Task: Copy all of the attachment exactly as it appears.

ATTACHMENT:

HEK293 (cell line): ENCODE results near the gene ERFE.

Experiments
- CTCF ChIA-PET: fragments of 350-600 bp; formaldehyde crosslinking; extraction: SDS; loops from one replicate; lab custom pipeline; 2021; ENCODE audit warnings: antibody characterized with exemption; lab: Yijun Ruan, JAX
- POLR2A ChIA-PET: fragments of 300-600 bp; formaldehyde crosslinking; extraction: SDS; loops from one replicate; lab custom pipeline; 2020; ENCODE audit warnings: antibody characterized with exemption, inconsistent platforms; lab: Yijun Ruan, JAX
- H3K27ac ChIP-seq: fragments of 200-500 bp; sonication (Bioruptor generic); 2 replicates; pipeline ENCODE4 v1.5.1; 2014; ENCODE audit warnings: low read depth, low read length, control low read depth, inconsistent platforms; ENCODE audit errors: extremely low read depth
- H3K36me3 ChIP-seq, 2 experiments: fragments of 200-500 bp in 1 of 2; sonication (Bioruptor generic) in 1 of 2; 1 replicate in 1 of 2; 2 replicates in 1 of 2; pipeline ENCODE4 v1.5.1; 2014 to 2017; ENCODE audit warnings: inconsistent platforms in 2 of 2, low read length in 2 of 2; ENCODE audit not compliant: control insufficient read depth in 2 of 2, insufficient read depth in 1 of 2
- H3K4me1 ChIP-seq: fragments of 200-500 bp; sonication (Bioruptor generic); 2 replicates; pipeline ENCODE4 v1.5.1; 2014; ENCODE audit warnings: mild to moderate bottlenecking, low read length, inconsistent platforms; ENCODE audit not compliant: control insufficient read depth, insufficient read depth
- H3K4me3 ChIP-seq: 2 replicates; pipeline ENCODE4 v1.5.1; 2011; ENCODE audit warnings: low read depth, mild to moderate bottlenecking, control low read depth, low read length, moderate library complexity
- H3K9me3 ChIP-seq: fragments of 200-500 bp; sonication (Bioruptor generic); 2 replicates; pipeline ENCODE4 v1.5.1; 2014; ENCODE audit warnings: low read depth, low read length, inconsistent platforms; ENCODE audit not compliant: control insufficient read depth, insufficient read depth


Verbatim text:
HEK293 (cell line): ENCODE results near the gene ERFE.

Experiments
- CTCF ChIA-PET: fragments of 350-600 bp; formaldehyde crosslinking; extraction: SDS; loops from one replicate; lab custom pipeline; 2021; ENCODE audit warnings: antibody characterized with exemption; lab: Yijun Ruan, JAX
- POLR2A ChIA-PET: fragments of 300-600 bp; formaldehyde crosslinking; extraction: SDS; loops from one replicate; lab custom pipeline; 2020; ENCODE audit warnings: antibody characterized with exemption, inconsistent platforms; lab: Yijun Ruan, JAX
- H3K27ac ChIP-seq: fragments of 200-500 bp; sonication (Bioruptor generic); 2 replicates; pipeline ENCODE4 v1.5.1; 2014; ENCODE audit warnings: low read depth, low read length, control low read depth, inconsistent platforms; ENCODE audit errors: extremely low read depth
- H3K36me3 ChIP-seq, 2 experiments: fragments of 200-500 bp in 1 of 2; sonication (Bioruptor generic) in 1 of 2; 1 replicate in 1 of 2; 2 replicates in 1 of 2; pipeline ENCODE4 v1.5.1; 2014 to 2017; ENCODE audit warnings: inconsistent platforms in 2 of 2, low read length in 2 of 2; ENCODE audit not compliant: control insufficient read depth in 2 of 2, insufficient read depth in 1 of 2
- H3K4me1 ChIP-seq: fragments of 200-500 bp; sonication (Bioruptor generic); 2 replicates; pipeline ENCODE4 v1.5.1; 2014; ENCODE audit warnings: mild to moderate bottlenecking, low read length, inconsistent platforms; ENCODE audit not compliant: control insufficient read depth, insufficient read depth
- H3K4me3 ChIP-seq: 2 replicates; pipeline ENCODE4 v1.5.1; 2011; ENCODE audit warnings: low read depth, mild to moderate bottlenecking, control low read depth, low read length, moderate library complexity
- H3K9me3 ChIP-seq: fragments of 200-500 bp; sonication (Bioruptor generic); 2 replicates; pipeline ENCODE4 v1.5.1; 2014; ENCODE audit warnings: low read depth, low read length, inconsistent platforms; ENCODE audit not compliant: control insufficient read depth, insufficient read depth